April 18, 2006
A Former Microsoftie: Kapenda ThomasI was sitting in a class today where the subject of developers vs. PM vs. test was being discussed. I've written (in Proudly Serving) about how important it is for Microsoft that the test team gain full respect from dev and PM. Unfortunately there is a lot of history there. This is a piece of it.
Back in 1994 I was working as a dev on NT networking. This was in the days when test was just told to deal with whatever dev threw over the wall. In networking we had a huge lab where we ran stress, and we had hired these two contractors to work in the lab. Their jobs were pretty menial ones: they had to wait for a new build to come out, put it on a large number of machines, set up debuggers and network sniffers, start stress tests, and then wait for machines to hang or crash. Since builds came out at all hours of the day and the lab was pretty big, these guys were there a lot.
I remember their names: Bryan LaPorte and Kapenda Thomas. There were lots of contractors working in labs, but I remember those two. First of all, despite the working conditions (which I guess relative to most of the planet weren't that bad), they had chosen to be happy. I didn't think of it in those terms, but that's what it was. They hung out together, listened to music, told jokes, whatever (and being contractors, they got paid pretty well).
But the real thing that impressed me was that Bryan and Kapenda made a serious effort to learn about what they were working on. Whenever something broke in the lab they would call in one of us developers and we would futz around in the debugger or look at the network sniff and eventually decide what the problem was. Most testers would just ignore us while we were doing this work, but Bryan and Kapenda would actually pay attention. Remember this is at a time when they were likely explicitly told that this wasn't their job. They did it anyway, and eventually they picked up enough to do some preliminary analysis on crashes. I mean just basic stuff like doing a stack trace, making sure symbols were right, poking around in memory a bit, etc. but still it was very helpful because it helped route problems to the right developer. They were the only testers (contractors OR full-time) that I ever remember doing this, so I noticed it.
Anyway I was sitting around today and started wondering whatever happened to those guys? So I looked them up. Bryan (assuming it's the same guy) is now working at Microsoft full-time. And Kapenda (I'm pretty sure it's him, since the name is unusual) is now the CEO of a search company in the Seattle suburbs. Pretty impressive, and I knew the guy when he used to rock and roll. There's a moral in here, but it's too obvious to bother.
Posted by AdamBa at April 18, 2006 11:49 PM
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I'm surprised that this is not requirement by all testers.
In your book you also talked about the old (NT) times where developer could freely fix each-others code, and the current (nightmare) times where the code must be approved and then committed. Have something changes since then?
How about splitting the repository at 2, stable and developer. Where all developers work on same repository and approved and tested code is moved to the stable one.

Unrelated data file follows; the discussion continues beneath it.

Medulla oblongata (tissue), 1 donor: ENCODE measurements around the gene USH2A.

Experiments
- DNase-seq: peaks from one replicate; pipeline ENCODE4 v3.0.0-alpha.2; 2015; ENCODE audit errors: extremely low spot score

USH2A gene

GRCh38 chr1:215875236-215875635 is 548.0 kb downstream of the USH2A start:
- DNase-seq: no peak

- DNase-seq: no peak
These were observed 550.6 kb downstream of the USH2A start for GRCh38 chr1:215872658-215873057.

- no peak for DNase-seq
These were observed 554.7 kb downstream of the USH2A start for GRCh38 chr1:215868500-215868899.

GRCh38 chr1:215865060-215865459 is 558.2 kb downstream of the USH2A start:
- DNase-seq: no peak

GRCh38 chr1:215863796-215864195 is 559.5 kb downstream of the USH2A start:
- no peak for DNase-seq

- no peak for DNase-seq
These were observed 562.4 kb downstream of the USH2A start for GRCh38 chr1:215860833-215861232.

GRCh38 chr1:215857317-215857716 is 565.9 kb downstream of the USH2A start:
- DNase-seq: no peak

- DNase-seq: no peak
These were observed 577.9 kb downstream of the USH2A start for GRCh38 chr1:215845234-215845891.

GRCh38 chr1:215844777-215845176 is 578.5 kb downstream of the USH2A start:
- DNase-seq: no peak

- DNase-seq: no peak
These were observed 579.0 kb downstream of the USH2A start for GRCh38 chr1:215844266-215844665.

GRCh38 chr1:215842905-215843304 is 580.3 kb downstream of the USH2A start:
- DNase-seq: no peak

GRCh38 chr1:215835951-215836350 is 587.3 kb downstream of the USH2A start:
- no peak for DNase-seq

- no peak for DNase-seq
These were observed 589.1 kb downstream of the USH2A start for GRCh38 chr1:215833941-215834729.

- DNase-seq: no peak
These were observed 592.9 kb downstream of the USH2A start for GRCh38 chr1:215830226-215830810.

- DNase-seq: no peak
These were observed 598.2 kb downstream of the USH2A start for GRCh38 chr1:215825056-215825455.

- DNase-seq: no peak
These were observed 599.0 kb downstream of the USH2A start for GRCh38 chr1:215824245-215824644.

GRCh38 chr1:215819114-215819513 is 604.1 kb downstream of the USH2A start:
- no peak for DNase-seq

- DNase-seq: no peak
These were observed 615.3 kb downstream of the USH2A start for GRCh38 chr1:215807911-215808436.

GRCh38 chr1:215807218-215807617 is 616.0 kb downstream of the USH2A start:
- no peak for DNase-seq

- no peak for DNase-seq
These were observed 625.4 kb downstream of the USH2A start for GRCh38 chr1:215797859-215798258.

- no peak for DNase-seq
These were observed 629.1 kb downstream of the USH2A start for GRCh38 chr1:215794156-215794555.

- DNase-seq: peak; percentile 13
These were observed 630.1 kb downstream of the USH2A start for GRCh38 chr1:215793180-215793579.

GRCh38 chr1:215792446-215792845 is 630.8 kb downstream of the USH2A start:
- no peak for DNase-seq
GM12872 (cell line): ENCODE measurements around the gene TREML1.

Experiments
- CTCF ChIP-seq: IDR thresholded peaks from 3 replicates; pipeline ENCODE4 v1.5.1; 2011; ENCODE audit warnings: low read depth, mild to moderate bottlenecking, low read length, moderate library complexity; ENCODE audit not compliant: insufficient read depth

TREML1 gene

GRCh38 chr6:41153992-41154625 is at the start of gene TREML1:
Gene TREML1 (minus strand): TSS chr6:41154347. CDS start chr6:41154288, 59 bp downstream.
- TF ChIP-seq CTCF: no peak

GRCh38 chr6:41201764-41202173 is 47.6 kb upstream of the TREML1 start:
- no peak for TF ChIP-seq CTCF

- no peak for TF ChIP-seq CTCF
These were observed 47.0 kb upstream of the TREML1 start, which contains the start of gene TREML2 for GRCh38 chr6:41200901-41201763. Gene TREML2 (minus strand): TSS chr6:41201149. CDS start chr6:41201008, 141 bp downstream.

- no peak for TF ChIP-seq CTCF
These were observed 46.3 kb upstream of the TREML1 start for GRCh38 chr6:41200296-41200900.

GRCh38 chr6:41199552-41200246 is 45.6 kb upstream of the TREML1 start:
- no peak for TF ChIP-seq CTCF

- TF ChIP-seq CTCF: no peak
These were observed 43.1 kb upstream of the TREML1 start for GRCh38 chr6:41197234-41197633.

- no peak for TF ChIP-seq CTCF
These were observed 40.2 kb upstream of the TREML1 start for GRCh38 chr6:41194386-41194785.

On the big scale the problem with debugging is actually problem with the time line. Developers tend to overlook debugging their code if they are late in the schedule. If their ratings are calculated on finished code then they will also get monetary punishment if they don't do so. (am I wrong?).
Fixing this is just a matter of changing definition of finished code to fully tested and bugfree code.
This would have at least 2 effects. Developer would not start writing another module until this one is tested, so he could assist in the tests. He would be full time payed to fix its bugs and he would not need time to remember how him code works. He could even try to improve his code at the mean time.
The other effect is that modules should become smaller so they could pass with less efforts. You also cannot finish modules that cannot be tested. This means modules should be developer in order that provides working system all the time. (just think about longhorn and .net2.0 crap). If you have working system all the time, you can do release anytime you want. This way having some big deadline is meaningless.
I'm sure some people at first may see this as large waste of manpower but actually the fiasco with longhorn/vista shows that the current model is fundamentally wrong.
(well this may be naive but still...)
Posted by: Ivan at April 20, 2006 12:55 AM
In case Ivan checks these comments again, here's an old overview of some of the build process. We're even branchier than that now, but it works something like the article describes.
Posted by: Drew at April 20, 2006 09:01 PM
Ivan, the lab was for stress testing of network components (drivers, transports, etc). The code in question all "worked" in normal operations--that was verified before checkin. The stress lab was for uncovering crashes and hangs and the like that only happened when a server had 200 connections, or an Ethernet was at 50% utilization, etc. Since it can be a hassle to test private drops, at some point you have to declare that the code is solid enough to be checked in, without it being ready to ship. And I would say the code was defnitely in this state before it go to the stress lab.
Posted by: Adam Barr at April 20, 2006 10:43 PM